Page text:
Two-term City Councilwoman Marina Khubesrian announced this week she will not seek reelection in District 2 this year.
In a statement, Khubesrian said she wished to spend more time with her family and rededicate her energy to her advocacy on environmental, economic and housing issues.
“After careful consideration, my family and I have decided that it is time for us to renew our commitment and focus on family, friends and advocating for causes we truly value on a local, national, and global level,” she said.
The announcement comes as a local resident has called on city leadership to investigate the councilwoman, alleging that she created false personas that were used to disparage the resident, as well as a former finance director and a fellow council member during the public comment portion of meetings.
The resident, Chris Bray, has also called on Khubesrian to resign from the council before her term ends this year, and for her peers to formally make the same request.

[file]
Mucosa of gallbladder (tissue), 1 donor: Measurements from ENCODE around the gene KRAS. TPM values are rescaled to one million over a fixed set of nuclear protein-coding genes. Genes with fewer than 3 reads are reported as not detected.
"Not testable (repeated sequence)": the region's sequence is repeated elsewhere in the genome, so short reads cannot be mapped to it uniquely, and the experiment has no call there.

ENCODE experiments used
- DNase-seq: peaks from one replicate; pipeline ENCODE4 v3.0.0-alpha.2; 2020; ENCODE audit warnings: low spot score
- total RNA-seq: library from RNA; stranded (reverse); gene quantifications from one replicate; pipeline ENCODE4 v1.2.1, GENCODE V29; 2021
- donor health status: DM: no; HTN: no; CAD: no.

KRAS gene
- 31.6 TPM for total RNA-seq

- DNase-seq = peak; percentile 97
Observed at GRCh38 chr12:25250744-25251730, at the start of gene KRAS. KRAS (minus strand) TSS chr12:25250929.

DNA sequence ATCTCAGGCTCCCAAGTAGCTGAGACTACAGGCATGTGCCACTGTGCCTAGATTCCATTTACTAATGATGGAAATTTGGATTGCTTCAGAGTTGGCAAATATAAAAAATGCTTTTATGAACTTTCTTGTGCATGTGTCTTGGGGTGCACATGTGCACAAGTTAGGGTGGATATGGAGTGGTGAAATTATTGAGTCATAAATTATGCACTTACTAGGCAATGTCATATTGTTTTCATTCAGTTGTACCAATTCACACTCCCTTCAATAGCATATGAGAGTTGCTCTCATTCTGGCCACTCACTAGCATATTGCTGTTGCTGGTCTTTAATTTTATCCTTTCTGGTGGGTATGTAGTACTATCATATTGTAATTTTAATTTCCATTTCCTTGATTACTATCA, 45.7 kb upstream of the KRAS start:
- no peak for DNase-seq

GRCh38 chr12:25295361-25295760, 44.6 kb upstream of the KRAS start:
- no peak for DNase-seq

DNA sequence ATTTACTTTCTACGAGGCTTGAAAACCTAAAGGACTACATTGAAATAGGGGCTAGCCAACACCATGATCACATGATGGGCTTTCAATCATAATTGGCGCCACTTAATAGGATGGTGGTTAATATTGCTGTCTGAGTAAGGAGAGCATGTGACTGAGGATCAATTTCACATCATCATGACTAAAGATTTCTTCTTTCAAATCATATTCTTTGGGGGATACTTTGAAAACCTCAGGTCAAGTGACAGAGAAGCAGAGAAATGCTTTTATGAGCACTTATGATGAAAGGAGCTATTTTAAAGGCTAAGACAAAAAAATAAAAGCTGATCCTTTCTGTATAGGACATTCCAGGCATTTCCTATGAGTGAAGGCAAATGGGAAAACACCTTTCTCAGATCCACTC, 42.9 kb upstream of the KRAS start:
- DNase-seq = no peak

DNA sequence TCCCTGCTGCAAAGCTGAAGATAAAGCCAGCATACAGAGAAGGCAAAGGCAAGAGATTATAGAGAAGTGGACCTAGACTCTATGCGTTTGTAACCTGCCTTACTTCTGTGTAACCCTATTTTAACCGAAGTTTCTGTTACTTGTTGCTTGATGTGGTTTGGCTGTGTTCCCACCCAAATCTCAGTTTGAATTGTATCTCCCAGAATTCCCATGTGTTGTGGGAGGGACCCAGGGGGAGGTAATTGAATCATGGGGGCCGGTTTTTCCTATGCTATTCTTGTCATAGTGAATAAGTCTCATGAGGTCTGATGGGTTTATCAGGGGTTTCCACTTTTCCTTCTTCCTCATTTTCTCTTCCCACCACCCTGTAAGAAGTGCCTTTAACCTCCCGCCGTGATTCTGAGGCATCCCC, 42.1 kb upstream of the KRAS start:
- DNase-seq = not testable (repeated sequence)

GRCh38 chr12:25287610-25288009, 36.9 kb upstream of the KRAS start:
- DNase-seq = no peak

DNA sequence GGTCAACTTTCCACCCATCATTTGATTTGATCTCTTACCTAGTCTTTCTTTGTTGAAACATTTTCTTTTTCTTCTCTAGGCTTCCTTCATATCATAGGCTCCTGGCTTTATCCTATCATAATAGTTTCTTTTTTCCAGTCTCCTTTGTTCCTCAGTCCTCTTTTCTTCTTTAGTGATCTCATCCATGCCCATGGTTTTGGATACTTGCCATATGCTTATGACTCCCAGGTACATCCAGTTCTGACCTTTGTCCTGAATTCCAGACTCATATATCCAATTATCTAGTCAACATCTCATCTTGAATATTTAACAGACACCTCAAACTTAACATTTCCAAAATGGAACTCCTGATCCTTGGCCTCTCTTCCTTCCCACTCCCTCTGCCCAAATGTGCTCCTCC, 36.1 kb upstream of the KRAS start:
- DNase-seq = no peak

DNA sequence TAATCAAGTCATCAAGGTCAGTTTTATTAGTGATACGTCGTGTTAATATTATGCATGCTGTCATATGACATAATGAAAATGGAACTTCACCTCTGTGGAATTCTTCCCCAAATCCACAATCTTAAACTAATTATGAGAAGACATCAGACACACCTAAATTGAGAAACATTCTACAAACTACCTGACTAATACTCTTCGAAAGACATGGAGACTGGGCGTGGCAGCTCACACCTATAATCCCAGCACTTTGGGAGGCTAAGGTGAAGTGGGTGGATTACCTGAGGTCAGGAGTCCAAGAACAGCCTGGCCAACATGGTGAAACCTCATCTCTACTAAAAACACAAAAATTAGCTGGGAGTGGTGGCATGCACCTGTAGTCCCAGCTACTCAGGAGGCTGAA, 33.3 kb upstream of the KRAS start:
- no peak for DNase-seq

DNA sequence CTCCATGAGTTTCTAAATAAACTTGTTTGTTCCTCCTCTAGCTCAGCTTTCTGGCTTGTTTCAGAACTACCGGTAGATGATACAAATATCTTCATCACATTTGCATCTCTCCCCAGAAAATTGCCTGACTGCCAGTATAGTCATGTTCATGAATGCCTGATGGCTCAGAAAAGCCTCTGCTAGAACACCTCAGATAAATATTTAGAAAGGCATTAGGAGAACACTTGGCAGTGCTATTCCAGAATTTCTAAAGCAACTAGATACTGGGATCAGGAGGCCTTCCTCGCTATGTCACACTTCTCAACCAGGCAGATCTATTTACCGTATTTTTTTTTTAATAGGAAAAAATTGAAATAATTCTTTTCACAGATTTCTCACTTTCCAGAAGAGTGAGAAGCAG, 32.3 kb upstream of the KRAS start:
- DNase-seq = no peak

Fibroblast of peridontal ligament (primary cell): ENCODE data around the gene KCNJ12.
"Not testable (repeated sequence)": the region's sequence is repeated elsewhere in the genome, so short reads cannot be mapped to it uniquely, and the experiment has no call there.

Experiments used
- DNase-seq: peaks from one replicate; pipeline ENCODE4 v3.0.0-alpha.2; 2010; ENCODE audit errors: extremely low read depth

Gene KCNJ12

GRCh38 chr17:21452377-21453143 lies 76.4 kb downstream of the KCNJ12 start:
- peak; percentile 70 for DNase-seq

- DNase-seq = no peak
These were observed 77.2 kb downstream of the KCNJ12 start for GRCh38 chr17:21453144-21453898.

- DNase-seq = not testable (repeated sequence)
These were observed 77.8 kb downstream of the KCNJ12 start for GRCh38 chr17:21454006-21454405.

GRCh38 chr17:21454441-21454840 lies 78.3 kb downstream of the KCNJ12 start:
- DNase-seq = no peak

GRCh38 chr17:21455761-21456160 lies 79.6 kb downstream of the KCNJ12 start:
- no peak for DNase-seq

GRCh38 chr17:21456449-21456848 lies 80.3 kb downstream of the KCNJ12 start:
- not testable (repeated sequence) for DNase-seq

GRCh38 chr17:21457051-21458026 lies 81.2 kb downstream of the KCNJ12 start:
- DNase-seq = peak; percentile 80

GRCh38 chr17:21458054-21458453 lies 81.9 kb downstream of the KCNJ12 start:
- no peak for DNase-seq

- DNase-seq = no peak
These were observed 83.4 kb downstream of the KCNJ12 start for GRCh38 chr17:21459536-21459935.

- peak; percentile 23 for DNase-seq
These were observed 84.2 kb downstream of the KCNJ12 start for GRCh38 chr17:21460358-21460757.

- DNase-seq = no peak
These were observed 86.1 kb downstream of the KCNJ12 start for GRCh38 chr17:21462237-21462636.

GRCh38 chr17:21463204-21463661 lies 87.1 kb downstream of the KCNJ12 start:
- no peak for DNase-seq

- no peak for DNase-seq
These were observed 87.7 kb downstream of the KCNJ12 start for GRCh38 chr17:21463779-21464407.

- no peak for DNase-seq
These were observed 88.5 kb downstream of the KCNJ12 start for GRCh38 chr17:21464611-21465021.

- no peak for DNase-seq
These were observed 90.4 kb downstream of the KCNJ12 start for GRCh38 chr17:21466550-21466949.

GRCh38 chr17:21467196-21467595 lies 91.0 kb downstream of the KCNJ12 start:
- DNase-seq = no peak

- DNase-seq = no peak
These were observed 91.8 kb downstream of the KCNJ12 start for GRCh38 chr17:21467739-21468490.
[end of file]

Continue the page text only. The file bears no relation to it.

“Should she refuse to do so, the Mayor should, at the very least, remove Councilmember Khubesrian from additional assignments, such as serving as a liaison to commissions, a representative of the City to outside agencies, or a member of Council committees,” Bray wrote in the email.
In response, Khubesrian said she was “not going to dignify” the allegations with a comment, but did state she would not seek reelection this year. She added she has no plans to resign ahead of schedule.
“I’m not planning on resigning and I plan on finishing up my work for the remainder of my term and I look forward to my next chapter,” she said Wednesday in an interview.
In his email to city officials, Bray claimed Khubesrian used fake emails under the names Mel Trom and Emily Diaz-Vines to surreptitiously submit public comments to the city that were highly critical of Bray and Josh Betta, a former finance director. Betta in June submitted an unsolicited analysis of the proposed 2020-21 budget to city officials that called into question the work of Finance Director Karen Aceves.